In Sweden, as of July 2020 online retail platforms are prohibited from presenting credit options before debit options. As a result, BNPL offer can’t be presented as the “first choice” ahead of the lowest-cost direct payment option11.
Australia’s BNPL Code of Practice, which came into effect in March 2021, sets out “best practices” for the sector and strengthens consumer protections. In addition, the Australian Securities and Investments Commission’s Design and Distribution Obligations (DDO) regime now applies to BNPL providers, requiring them to monitor and review the outcomes of their arrangements and consider whether changes are required.
Closer to home, the United States’ Consumer Financial Protection Bureau issued on December 16, 2021 a series of orders to five companies offering BNPL credit, requiring them to file detailed information on their product offerings. The Bureau plans on reporting industry practices and risks to the public12.
And finally, in Canada, the Financial Consumer Agency of Canada (FCAC) published, in November 2021, a Pilot Study on BNPL services in Canada (the FCAC Study)13, which provides key insights into the use of these types of loans. The FCAC Study found that BNPL users tended to be between 18 to 44 years of age, and that users ages 18 to 34 are most likely to use an online BNPL service, whereas users 65 and over appear more likely to use a credit card based service. The most common reasons cited for having used a BNPL service were to help with budgeting, to enable a purchase that the consumer could not afford in their entirety right away, and to avoid interest and fees.
Consumers also expressed that BNPL services were frequently used where there was a “timing gap”, where they wanted to immediately purchase an item but knew they would only have the funds at a later date.
Although the FCAC identified potential risks of over-borrowing and over-indebtedness, the FCAC Study falls short of recommending regulations or regulatory oversight. Rather, the FCAC concludes that it will:
continue to monitor the evolution of the BNPL market in Canada and internationally, and conduct targeted follow-up research on BNPL services in Canada;
seek to coordinate with provincial and territorial oversight authorities to help support, to the extent possible, the sharing of insights and expertise and the harmonization of approaches to oversight; and
continue to provide consumers with access to timely, effective, and unbiased educational information on BNPL services to foster responsible use of BNPL services.
Outside Canada, claims have been made that the BNPL market is unregulated or underregulated. However, Canadian lenders, including those that offer BNPL services, are still subject to certain regulations and oversight.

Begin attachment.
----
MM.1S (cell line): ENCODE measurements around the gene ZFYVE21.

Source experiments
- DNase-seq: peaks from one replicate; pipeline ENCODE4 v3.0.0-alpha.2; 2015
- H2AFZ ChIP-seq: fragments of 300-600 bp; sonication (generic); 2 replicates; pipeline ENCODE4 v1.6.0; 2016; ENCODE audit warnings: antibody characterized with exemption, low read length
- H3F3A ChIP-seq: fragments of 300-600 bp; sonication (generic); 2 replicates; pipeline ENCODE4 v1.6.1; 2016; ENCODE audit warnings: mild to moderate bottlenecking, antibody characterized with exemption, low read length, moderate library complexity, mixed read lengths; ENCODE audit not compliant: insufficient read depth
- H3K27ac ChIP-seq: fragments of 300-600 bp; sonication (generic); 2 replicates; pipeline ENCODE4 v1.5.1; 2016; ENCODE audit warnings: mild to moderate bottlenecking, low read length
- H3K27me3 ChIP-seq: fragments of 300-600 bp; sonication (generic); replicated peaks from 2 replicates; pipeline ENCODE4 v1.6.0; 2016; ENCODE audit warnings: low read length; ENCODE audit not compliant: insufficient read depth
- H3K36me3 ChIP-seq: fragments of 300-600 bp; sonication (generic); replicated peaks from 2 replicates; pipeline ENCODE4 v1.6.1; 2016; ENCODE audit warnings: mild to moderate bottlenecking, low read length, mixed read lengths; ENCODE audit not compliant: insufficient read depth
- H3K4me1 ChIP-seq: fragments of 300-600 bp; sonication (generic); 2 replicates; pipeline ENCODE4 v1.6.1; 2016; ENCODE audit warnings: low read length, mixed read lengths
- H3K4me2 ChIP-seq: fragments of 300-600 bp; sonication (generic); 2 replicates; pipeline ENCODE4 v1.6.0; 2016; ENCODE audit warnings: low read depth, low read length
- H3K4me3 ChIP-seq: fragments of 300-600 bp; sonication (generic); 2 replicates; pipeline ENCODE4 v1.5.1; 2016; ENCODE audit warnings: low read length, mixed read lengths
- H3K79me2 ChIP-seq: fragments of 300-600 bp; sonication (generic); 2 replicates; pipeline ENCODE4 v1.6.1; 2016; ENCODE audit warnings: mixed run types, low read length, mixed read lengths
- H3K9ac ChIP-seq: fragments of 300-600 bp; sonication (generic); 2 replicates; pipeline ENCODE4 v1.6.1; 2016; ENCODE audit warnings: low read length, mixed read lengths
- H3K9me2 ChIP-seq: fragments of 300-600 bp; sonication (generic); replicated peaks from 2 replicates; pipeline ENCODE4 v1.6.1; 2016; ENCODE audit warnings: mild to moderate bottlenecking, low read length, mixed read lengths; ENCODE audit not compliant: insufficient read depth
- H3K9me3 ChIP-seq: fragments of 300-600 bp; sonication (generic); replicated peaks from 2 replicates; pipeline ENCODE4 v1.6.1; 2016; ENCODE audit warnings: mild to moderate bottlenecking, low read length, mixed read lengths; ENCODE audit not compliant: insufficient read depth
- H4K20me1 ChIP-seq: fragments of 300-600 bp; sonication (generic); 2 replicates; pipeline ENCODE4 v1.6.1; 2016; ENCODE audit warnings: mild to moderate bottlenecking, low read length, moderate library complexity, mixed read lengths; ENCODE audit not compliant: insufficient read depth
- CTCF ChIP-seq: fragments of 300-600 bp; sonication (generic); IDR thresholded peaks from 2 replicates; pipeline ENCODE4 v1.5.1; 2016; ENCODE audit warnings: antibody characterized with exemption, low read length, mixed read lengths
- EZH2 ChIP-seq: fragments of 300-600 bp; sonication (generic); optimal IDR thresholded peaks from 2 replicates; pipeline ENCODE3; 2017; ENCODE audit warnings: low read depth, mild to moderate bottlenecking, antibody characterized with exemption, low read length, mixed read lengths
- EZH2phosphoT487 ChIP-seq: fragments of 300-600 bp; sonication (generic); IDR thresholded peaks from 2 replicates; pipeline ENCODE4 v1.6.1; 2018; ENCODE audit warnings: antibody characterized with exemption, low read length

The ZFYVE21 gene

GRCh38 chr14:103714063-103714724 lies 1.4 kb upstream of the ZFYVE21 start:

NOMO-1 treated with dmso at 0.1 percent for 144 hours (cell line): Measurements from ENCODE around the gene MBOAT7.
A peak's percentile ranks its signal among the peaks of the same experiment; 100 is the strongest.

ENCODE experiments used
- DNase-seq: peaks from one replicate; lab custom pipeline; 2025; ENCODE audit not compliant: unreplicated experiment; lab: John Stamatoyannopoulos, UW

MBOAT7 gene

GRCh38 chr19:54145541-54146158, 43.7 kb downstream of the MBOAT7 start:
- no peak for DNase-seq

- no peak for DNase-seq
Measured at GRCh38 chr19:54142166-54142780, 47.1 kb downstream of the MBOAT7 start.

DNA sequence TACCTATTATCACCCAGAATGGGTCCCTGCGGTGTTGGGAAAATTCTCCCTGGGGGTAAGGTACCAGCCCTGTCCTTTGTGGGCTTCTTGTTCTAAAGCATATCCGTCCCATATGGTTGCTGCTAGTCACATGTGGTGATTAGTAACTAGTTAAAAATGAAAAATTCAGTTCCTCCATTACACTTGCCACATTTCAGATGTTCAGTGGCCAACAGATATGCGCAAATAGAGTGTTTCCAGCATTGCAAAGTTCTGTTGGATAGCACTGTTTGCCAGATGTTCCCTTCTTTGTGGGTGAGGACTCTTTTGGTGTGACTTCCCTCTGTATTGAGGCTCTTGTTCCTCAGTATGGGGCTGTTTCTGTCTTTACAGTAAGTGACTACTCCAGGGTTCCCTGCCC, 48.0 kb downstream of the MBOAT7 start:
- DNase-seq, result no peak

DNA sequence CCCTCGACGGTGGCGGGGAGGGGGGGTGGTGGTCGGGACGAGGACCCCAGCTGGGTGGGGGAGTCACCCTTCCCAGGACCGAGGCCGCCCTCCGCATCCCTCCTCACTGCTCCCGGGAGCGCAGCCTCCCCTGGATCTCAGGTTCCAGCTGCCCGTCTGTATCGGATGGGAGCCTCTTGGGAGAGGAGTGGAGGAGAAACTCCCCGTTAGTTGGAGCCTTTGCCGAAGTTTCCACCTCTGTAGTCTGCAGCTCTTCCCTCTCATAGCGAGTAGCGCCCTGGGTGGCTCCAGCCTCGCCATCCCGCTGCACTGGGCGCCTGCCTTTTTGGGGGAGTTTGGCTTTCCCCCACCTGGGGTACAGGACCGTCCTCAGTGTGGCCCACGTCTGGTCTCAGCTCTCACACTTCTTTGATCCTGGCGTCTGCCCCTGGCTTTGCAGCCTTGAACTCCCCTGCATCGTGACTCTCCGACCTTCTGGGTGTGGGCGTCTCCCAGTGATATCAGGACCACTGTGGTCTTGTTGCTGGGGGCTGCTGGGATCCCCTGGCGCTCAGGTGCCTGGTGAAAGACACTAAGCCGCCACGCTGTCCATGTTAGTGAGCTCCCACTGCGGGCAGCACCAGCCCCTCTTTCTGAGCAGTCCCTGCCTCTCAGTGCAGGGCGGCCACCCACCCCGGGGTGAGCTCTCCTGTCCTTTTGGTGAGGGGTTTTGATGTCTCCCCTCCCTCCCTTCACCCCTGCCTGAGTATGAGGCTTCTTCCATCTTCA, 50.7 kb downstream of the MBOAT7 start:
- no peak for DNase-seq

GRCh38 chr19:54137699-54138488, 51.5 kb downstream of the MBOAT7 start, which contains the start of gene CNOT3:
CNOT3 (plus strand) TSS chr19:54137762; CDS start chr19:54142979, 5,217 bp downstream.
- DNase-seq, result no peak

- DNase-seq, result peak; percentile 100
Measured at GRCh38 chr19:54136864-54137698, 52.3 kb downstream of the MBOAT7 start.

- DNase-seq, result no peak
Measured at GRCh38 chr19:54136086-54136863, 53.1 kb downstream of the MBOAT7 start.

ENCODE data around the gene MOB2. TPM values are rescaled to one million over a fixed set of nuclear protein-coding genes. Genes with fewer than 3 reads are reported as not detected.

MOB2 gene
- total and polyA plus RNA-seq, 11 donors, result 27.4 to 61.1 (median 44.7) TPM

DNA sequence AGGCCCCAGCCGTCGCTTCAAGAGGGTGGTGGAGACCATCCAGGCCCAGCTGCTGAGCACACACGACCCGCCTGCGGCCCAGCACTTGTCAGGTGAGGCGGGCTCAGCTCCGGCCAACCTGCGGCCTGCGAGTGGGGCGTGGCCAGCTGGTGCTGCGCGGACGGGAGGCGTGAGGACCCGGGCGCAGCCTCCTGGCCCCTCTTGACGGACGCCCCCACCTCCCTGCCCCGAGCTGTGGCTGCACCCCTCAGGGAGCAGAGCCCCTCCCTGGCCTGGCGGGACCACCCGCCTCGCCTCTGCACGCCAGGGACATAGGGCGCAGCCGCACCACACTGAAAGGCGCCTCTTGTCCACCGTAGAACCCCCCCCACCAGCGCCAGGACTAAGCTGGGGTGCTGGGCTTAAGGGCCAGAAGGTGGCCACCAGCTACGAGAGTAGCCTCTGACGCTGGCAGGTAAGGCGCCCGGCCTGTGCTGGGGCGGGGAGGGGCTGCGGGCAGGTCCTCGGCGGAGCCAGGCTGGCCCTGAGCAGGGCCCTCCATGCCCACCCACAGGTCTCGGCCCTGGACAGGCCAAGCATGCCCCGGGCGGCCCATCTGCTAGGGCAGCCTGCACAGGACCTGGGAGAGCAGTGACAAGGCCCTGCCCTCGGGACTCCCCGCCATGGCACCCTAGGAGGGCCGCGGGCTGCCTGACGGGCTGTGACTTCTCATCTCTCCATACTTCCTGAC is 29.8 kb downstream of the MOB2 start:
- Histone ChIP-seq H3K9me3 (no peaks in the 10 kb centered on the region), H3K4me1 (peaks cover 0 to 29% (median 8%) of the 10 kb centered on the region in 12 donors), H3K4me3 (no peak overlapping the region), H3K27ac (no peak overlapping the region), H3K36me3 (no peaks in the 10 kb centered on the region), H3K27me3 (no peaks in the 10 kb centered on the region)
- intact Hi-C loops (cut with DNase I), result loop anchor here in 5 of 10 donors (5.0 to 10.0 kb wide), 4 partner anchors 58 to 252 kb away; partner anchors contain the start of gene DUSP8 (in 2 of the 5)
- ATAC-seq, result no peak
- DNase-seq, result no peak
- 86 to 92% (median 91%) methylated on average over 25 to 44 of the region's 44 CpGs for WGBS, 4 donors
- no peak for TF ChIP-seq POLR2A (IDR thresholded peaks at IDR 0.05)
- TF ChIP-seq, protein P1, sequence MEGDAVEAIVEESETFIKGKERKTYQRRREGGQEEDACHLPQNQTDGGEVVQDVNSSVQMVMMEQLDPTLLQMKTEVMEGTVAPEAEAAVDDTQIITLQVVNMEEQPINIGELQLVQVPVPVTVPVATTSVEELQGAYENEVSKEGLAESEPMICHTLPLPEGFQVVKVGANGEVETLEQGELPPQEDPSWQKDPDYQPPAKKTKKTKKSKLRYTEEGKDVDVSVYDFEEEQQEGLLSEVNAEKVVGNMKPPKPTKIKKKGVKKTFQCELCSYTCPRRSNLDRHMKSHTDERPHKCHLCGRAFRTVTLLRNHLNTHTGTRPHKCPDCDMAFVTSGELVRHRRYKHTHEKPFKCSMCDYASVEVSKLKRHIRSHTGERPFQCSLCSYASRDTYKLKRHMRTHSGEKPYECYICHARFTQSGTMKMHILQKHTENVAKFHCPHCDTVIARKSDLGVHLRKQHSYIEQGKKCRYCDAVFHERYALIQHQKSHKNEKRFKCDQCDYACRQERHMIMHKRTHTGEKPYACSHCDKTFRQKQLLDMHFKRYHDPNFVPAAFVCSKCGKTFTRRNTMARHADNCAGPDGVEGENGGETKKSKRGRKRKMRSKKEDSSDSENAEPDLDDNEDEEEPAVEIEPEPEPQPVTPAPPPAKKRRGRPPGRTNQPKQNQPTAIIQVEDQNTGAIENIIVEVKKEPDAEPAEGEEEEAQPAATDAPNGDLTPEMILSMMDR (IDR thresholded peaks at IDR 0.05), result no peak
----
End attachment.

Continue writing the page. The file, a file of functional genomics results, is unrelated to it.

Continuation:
While Canadian financial institutions are accustomed to different and sometimes conflicting rules regarding the presentation and charging of interest and fees, BNPL offerings present an additional layer of challenges to financial institutions and retailers looking to comply with the consumer protection rules in each of the provinces in which they do business. For instance, while some provinces take a more liberal approach, others, such as Québec, place strict limitations on how credit can be advertised in conjunction with advertisements for consumer goods. These rules can have an impact not only on the content of disclosures, but also on the timing of the credit offering within a transaction flow.
Where BNPL is associated with a credit card, special consideration must also be given to the effects of rules regarding grace period, minimum payment and monthly statement requirements, especially when the conversion to a BNPL plan is done separately from the transaction itself. The effects of full and partial returns of orders for goods must also be considered.
Notwithstanding the various concerns and risks associated with BNPL lending, it is likely here to stay; Canada’s BNPL market is expected to grow by 41.1% to $3.6 billion USD in 2021, with a year over year expected growth of 14.7% to reach an estimated $9.4 billion by 202814. 2021 was also a busy year for transactions and partnerships involving key players in the space, such as the acquisition by Affirm (a U.S. BNPL lender with partners like Shopify and Peloton) of PayBright (a Canadian BNPL lender)15, Square’s announced acquisition of Afterpay (an Australian BNPL lender)16, PayPal’s plan to acquire Japanese BNPL firm, Paidy17, and Affirm’s partnership with Amazon to build certain BNPL options into Amazon’s checkout process18.
Banks have recently demonstrated a desire to compete with these online BNPL lenders; a number of Canadian banks launched their own installment payment or loan programs in 2021, and Visa has launched Visa Installments where, in partnership with banks who issue Visa credit cards, customers can opt to divide payments on purchases from big ticket items to everyday groceries.
We expect that the coming year will bring continued deal activity and increased availability of BNPL services in Canada.
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This publication is a general discussion of certain legal and related developments and should not be relied upon as legal advice. If you require legal advice, we would be pleased to discuss the issues in this publication with you, in the context of your particular circumstances.
For permission to republish this or any other publication, contact Janelle Weed.